Dissertation -- So it begins
Photo credit: http://www.flickr.com/photos/doug88888/
I’ve been working on developing my dissertation prospectus. At the moment everything is very much a work in progress, but I’m hoping to  go in a somewhat controversial direction.  I’ve found a lot of my own work to be somewhat disappointing and increasingly I’ve had the sensation that the field’s obsession with causal inference is causing us to miss the forest for the trees.
I am writing a three-paper dissertation. My first paper is a methodological defense of descriptive inference in the face of the increasing, and, I argue, misguided emphasis on causal inference in political science. Drawing on Clarke and Primo (2012), I contend that causal inference seeks to mirror an experimental model de- rived from the “hard” sciences, but our use of this framework deviates from a scientific model in three important ways: 1) Measurement difficulties mean that our actual “treatments” are divorced from what we wish to study; 2) The particularities of social and political context make our “experiments” irreplicable; 3) We rarely, if ever, have the statistical control to study the most captivating parts of social systems, such as mechanisms or feedback loops. Rather than barriers to be overcome to get to a brighter, more scientific future, these problems with causal inference indicate that we are missing the point. It is, to borrow the language of Thomas Kuhn, time for a paradigm shift.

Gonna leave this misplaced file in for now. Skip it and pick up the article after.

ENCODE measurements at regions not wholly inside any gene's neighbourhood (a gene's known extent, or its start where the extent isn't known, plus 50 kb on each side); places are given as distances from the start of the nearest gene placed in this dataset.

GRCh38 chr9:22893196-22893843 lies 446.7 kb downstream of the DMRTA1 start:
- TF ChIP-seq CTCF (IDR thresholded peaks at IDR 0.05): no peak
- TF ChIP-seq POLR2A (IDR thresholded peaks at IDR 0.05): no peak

Thursday, October 31, 2013